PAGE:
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That’s one way of putting it.
“Our country has become polarized in an unprecedented way and Canadian unity is at risk.”
They point to “the alienation currently gripping the West.”
It’s like watching a rerun of a very bad movie.
They tell Trudeau he needs to prove to the West that his government’s “talk of a green recovery is not just code for further punitive actions.”
Methinks the prime minister is not quaking in his loafers.
Sonya Savage, Alberta’s energy minister and a self-described small-town farm girl, is “infuriated” Alberta’s voice is often not heard or outright dismissed or, and this could be worse, patronized.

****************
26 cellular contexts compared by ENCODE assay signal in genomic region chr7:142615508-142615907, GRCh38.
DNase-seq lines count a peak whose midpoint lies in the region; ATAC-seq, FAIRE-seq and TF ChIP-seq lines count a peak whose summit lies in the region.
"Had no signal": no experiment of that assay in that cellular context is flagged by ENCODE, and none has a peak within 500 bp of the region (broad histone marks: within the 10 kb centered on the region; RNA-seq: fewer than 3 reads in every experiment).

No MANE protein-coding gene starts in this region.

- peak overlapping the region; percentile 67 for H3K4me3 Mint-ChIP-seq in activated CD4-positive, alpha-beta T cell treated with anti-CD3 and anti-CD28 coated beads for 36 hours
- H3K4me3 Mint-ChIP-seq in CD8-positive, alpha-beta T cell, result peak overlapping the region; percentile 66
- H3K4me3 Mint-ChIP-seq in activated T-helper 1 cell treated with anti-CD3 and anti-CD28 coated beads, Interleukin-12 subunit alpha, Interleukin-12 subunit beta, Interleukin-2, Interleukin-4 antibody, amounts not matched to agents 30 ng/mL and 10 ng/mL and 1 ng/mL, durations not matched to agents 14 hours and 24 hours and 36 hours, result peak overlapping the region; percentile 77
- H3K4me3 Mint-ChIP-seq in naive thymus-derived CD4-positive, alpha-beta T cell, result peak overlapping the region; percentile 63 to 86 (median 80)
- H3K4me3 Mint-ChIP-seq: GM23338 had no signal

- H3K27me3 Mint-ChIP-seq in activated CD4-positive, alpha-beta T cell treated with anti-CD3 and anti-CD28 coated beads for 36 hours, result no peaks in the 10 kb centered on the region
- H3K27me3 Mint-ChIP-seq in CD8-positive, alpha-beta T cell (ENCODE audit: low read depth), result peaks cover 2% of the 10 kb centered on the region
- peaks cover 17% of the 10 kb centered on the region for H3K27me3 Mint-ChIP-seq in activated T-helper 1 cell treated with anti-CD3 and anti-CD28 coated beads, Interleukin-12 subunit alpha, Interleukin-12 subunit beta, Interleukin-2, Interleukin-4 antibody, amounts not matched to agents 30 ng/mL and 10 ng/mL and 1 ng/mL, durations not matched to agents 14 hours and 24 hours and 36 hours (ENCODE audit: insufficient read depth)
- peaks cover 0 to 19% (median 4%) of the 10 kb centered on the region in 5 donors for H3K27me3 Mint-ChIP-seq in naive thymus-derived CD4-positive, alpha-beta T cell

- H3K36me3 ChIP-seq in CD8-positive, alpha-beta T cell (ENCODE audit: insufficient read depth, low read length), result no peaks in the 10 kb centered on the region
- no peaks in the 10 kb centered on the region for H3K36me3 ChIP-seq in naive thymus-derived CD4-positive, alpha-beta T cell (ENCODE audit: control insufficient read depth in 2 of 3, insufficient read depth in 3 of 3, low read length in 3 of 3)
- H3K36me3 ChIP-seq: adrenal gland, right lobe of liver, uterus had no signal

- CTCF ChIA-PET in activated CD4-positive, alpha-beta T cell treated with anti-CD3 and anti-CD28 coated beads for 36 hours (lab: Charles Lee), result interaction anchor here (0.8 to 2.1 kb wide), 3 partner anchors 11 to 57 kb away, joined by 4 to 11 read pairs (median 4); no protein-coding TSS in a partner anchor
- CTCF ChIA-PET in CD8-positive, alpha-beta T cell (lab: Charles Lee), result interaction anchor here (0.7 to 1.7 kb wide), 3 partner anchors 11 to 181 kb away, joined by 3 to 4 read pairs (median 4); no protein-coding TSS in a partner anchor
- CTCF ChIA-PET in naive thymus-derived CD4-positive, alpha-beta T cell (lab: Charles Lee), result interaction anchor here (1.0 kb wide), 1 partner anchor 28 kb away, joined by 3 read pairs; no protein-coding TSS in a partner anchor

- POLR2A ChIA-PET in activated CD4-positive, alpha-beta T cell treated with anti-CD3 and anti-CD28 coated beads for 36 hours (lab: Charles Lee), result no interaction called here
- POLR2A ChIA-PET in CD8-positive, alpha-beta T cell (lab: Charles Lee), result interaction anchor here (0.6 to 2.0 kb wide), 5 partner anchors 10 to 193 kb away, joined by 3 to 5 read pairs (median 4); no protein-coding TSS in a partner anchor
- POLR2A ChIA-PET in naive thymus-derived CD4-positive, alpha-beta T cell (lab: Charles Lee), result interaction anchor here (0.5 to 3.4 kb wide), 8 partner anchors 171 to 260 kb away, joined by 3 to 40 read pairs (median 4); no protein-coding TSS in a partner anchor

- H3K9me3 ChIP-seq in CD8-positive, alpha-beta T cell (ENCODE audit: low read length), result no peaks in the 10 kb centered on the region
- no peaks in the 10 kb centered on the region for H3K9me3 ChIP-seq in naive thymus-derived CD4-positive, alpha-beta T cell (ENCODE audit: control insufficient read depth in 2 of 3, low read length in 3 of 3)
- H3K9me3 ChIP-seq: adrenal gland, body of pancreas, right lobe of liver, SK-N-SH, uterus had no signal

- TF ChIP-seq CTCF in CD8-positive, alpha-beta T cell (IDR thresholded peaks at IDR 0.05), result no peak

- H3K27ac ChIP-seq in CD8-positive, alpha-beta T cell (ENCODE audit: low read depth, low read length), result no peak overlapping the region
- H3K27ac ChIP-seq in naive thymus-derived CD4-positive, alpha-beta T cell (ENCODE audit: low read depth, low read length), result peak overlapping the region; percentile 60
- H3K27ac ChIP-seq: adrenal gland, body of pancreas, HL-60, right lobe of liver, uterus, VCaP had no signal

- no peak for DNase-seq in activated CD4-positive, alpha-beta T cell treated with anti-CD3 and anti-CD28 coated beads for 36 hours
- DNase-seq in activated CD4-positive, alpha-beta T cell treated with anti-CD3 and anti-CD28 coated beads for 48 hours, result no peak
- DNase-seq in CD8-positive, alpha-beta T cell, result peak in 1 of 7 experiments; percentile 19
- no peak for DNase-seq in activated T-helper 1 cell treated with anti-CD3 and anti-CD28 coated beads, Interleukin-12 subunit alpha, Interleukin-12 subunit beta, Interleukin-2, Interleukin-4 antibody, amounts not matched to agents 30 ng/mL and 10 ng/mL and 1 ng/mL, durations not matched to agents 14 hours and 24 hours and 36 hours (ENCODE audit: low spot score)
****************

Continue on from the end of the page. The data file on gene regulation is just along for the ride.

“We’ve done our part. We’ve contributed willingly,” she says.
Savage watches and waits as the province faces the “uncertainty” created by Trudeau’s Ottawa of “where we stand on their agenda.”
Like many Albertans, she thinks back to her youth and the days of Pierre Trudeau “when we were kicked and punted” and returns to today where getting some of our own money back is a major struggle.
But she says Albertans are fighters.
“It’s in our soul. It’s in our DNA,” says Savage, adding we need to hear good news soon.
Then the question even Sigmund Freud would scratch his head over.
Why do the Trudeau Liberals think the way they do?
“I can’t think like a big-L Liberal. I can’t think like a Liberal,” says Savage.
“It’s hard to understand where they’re coming from. It’s hard to understand why some of them, not all of them but some of them, are so ideologically bent on destroying the oil and gas industry. I just can’t comprehend any of that.
“I think most Albertans probably feel the same way.”
But does it matter what we feel? Does it really matter?